Mayo Clinic heart failure experts discuss advancement in mechanical device treatment options for patients with advanced heart failure. Sudhir S. Kushwaha, M.D., Director, Ventricular Assist Device (VAD) program, and John M. Stulak, M.D., cardiac surgeon, and Sarah D. Schettle, P.A.-C., VAD Coordinator, along with moderator Gayatri A. Acharya, M.D., explore the evolution of mechanical devices for the treatment of advanced heart failure patients and discuss how patients are benefitting from innovations in device technology. This video is the first video of a three-part series to examine mechanical heart devices.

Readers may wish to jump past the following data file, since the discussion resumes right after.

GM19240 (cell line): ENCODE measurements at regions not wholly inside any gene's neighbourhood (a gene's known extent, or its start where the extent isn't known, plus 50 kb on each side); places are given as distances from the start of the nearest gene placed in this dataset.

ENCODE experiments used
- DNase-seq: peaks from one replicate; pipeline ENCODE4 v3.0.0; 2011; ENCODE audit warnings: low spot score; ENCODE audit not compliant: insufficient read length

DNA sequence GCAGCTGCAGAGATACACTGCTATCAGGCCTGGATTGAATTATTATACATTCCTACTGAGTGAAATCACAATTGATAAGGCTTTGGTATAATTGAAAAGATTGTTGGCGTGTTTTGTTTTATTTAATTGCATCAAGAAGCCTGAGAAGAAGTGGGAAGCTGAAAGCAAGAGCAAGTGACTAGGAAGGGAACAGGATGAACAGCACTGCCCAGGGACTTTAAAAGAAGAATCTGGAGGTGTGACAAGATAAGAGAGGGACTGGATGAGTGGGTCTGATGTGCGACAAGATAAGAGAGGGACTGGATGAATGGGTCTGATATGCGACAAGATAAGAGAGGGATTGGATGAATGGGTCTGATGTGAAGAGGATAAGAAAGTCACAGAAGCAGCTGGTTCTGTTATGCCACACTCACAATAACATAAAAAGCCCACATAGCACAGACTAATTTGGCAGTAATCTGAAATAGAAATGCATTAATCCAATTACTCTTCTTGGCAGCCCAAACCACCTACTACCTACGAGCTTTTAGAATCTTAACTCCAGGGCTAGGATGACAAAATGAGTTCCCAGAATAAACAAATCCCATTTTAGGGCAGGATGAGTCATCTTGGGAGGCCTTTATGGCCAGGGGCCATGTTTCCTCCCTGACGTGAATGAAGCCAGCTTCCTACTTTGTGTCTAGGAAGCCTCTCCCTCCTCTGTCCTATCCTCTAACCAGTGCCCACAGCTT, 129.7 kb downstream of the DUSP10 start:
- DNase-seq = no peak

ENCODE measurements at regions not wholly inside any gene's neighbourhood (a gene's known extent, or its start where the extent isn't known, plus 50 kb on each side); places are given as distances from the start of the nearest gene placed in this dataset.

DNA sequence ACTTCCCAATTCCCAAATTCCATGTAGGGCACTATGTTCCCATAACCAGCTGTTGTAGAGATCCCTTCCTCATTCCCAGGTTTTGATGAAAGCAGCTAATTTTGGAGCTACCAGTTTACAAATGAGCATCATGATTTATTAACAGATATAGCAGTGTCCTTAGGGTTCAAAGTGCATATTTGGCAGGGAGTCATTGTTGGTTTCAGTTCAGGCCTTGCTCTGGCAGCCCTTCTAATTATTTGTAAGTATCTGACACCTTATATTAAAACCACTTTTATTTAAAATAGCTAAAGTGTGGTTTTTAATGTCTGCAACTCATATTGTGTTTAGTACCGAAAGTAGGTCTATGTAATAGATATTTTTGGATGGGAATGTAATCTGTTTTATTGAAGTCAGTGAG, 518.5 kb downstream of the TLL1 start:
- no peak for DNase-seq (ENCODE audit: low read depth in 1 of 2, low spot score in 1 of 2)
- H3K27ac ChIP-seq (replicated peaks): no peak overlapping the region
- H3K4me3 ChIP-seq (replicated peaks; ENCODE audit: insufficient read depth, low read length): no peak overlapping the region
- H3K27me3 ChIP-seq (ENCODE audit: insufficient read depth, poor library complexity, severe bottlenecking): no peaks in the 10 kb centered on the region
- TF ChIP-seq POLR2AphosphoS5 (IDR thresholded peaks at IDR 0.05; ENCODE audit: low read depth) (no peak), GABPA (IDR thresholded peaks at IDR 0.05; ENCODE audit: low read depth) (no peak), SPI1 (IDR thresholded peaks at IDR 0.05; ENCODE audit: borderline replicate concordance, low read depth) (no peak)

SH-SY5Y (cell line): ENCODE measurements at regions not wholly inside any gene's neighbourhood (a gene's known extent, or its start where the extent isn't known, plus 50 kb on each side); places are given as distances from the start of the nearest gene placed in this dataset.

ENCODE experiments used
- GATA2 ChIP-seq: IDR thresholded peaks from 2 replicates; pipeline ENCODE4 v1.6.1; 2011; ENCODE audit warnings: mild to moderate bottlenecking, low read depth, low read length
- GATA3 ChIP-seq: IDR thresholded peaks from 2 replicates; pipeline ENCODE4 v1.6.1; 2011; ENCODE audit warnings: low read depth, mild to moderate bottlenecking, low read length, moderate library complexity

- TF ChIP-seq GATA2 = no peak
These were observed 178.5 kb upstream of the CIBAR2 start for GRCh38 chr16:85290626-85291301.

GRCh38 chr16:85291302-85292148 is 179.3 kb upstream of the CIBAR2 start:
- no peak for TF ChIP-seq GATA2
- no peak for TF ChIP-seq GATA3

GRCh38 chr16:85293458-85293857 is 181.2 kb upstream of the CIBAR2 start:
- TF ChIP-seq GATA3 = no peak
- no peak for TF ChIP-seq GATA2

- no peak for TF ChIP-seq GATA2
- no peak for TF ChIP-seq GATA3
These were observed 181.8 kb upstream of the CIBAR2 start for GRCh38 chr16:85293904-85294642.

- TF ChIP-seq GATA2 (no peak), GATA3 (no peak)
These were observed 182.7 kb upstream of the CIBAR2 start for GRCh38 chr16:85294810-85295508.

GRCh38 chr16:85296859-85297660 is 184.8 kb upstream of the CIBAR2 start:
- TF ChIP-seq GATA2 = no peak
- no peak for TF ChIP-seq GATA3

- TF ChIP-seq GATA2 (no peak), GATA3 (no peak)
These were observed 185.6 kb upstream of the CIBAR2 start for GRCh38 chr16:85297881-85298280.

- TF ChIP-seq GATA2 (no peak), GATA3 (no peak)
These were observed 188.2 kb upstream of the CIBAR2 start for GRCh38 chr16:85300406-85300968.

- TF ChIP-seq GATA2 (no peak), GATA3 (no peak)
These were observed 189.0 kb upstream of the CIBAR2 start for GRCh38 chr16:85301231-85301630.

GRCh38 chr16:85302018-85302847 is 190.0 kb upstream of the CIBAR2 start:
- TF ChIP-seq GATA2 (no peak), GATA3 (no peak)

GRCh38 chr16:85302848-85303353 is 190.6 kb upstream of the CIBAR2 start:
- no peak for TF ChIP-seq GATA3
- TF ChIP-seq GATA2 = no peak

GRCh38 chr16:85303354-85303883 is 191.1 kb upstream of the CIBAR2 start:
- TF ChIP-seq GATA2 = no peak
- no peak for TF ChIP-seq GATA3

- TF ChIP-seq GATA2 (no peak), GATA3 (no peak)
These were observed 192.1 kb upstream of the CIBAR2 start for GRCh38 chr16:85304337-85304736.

DR. GAYATRI ACHARYA: Hi, I'm Dr. Gayatri Acharya at Mayo Clinic and I'm here today with Dr. John Stulak, cardiac surgeon specializing in VAD surgery, Dr. Sudhir Kushwaha, Director of the Transplant and VAD program, along with Ms. Sarah Shuttle, VAD coordinator at Mayo Clinic. Thank you for being here. ALL: Thank you. DR. GAYATRI ACHARYA: Today we'll be discussing the latest updates in ventricular assist device technology. Dr. Stulak, can you share with us the advances in the technology and what we have currently available? DR. STULAK: I'd be happy to. There's been an exciting evolution through the decade, decade and a half, that the mechanical circulatory support has been available to patients. The first generation devices-- or the pulsatile devices-- really are not used anymore, and I have a collection of the second and third generation pumps here just for a little bit of demonstration. This is the HeartMate II, it's an axial flow pump where this area here is inserted into the left ventricular apex. Blood is suctioned out of the heart along its axis and then returned to the ascending aorta. So it's axial flow. It maintains one direction. This is a very good pump. The next one as you can see is a third generation pump. You can see that the whole direction of the field is to miniaturize the pump. This allows us as surgeons to employ alternate strategies of implantation, minimally invasive, and also you can see it would have implications for a bridge to transplant where there's less material to explant. If you consider this pump, this is the Heartware HVAD, whereas you can see this is inserted directly into the left ventricular apex. Blood is suctioned out in this direction and then the rotor spins in a centrifugal manner and shoots blood out to the ascending aorta. And then this one is the HeartMate 3. Again, it looks very similar in design to the Heartware HVAD. This clinical trial just ended in a very fast manner. So there's a lot of enthusiasm about this pump. The rotor in both of these pumps do not interact with any of the pump housing or anything. And so the third generation pumps are thought to be more durable, even is thought to damage the blood cells less. So thrombosis and GI bleeding is even thought to be a lot less. But here you can see blood enters here and is spun in a centrifugal direction and then out to the ascending aorta. So these are the pumps right now that we have available. And you can see again, the evolution has been to miniaturize the pumps-- so a very exciting time in mechanical circulatory support. DR. GAYATRI ACHARYA: Absolutely. Dr. Kushwaha. DR. KUSHWAHA: And the miniaturization is actually continuing so that the next generation of pumps is going to be even smaller. And so this is a technology which has continued to evolve, and continues to do so. And I would also add that we participate in most of the major trials of new devices going on. And we also have available for certain unusual situations devices such as the Total Artificial Heart, which is not used very frequently, but it's also available for the unusual situation where it might be necessary depending on the clinical state of the patient. DR. GAYATRI ACHARYA: This is fascinating technology. Sarah, how do you explain it to the patients? How it's powered-- SPEAKER 1: Certainly. So a lot of patients come into mechanical circulatory support device therapy without a lot of knowledge about how these devices function and don't necessarily have a medical background. So we try our best to bring this down to a level that's understandable for each patient. We show them the devices, and being able to actually put their hands on the device that they're going to have, see what the batteries are like, how the whole interplay of these pieces work together I think really allows them to wrap their head around it and kind of understand what is this that is going to be happening to me. We have a lot of really great educational videos that talk about what is it actually like to live with this device. You'll now have this cord that exits your body. How does that influence lifestyle changes? How can you do activities or even things like showering with this device, which you can do, but takes a little bit of practice. So it's almost like adjusting to this alternative way of living, which can offer, as Dr. Stulak and Dr. Kushwaha pointed out, significant advantages regarding longevity with a device like this. But we certainly spend a lot of time-- hours with the patients-- not only myself and my colleagues but the nursing staff and all of the staff at the hospital, explaining exactly what this all entails and how patients can integrate their current life with therapy, with mechanical circulatory support device. DR. GAYATRI ACHARYA: Great. Are there limitations from the standpoint of operation and powering of the device? SPEAKER 1: So these devices are powered either with batteries, which are fully rechargeable, or else the patient can plug into wall power. So you can either use alternating current to direct current to power these devices. Most patients would like the ability and freedom to be able to do things in the community, interact with family members and friends. And so most patients elect to utilize battery support during the day. But during the night it's nice to not have to worry about changing a battery, so most patients elect to plug into an outlet to power their device while they're sleeping. And certainly that transition is possible with these devices, and it gives them that flexibility to be able to go out and do the things that they enjoy. Limitations-- certainly post-operatively you have to be careful initially with lifting and how much you do, but we certainly do encourage activity and the progression of that as one heals from surgery. DR. GAYATRI ACHARYA: Great. I know that we'll be speaking more about that shortly. Are there considerations that we have to think about as far as preparation for a transplant or even explanting the device? Dr. Stulak. DR. STULAK: Yes, if the initial strategy of implant is bridge to transplant, then we are expecting that there's going to be a re-operation and an explantation at the time of transplant. For patients implanted as destination therapy, there are complications with these pumps. Around 10% to 20% of patients could have infection or pump thrombosis requiring explantation. So at the initial implant from a surgical standpoint we take many special approaches to always make the re-operation easier, whether it's a device exchange for a complication or for the subsequent heart transplant. So from a surgical standpoint the implantation is not just focused at that operation but you're always thinking about the next operation, to make the next one safer and to minimize any complications that might be amidst. DR. KUSHWAHA: I think the other point to make is that particularly in patients who have an implant as bridge to transplant, the physical condition of the patient sometimes going into the VAD surgery is really the manifestations of severe heart failure. So they may have been very ill, very cachectic, poor kidney function from poor perfusion to the kidneys because of the heart failure. But after a period of VAD support, many of these patients have become rehabilitated to an extent that by the time transplantation comes along, when an organ becomes available for them, the post-operative recovery from the transplant is actually much easier because the general physical condition of the patient is so much improved compared to how they were. So that's another often unrecognized aspect of this therapy, particularly when it's used as bridge to transplant. Wouldn't you agree? DR. STULAK: I agree completely. SPEAKER 1: I think that speaks to the importance too of the education so patients know the things that they need to do to succeed to give them the best chance of having a reduction in these complications, even things like infection. We teach them in the hospital how do you clean the area where the cord exits your body to reduce the risk of infection. What are strategies like using things like a Foley Anchor or abdominal binders to secure the line to reduce the risks? And so we really try to do a good job on the hospitalization side, and even on the outpatient basis, to reinforce and engage the patient in their own care so they can give themself the best chance of success. DR. GAYATRI ACHARYA: Great. And Sarah, what sort of feedback do you get from your patients after they've had a VAD placed as far as what activity they can participate in. SPEAKER 1: Well, we have patients doing the full range of literally everything you could imagine. I mean we've had patients vacationing in Europe. We have a patient who runs a ranch that you actually worked with closely. And so we have patients that have done most everything that they want to do. Certainly, there are limitations like you can't be a world class swimmer with an LVAD because of the cord that will exit your abdomen. But otherwise, I mean essentially a lot of things are permissible. You just have to think about how does that integrate with your VAD therapy and-- DR. KUSHWAHA: We have one patient who was a British transplant, successfully bridged, who was a young gentleman, and he was out playing tennis. I'm not saying that's the normal activity we recommend but because he was fairly athletic and very fit before he became ill, he wanted to resume that level of fitness and the device supported him for about close to two years. And he got transplanted and is now doing exceptionally well post-transplant. DR. STULAK: I think these are all anecdotal stories but what referring physicians should know is the goal of this therapy is not just to keep patients alive. We know it significantly improves survival compared to medical therapy. However, the big thing is not only keeping patients alive but helping them feel better. So every study you look at, there is a significant improvement in quality of life. So that's the piece where I think that some people don't really appreciate is we want patients yes, to live longer, but also to feel better. DR. GAYATRI ACHARYA: Absolutely. A great return to quality of life. Dr. Kushwaha. DR. KUSHWAHA: Yeah, I mean that's exactly right. I mean there are many patients who have basically resumed their jobs, resumed their physical activity, and really actively engaged in living, as opposed to actively engaged in being sick. And so that's an important transformation. And I think patients with Class 3B to 4 heart failure really have a tough time managing most most day-to-day activities, activities which we would take for granted. And this therapy allows them to really reengage, get back to a level of normality. DR. GAYATRI ACHARYA: Well, these are very important insights for our patients and referring physicians. Thank you very much for your thoughts and expertise. Thank you for joining us today.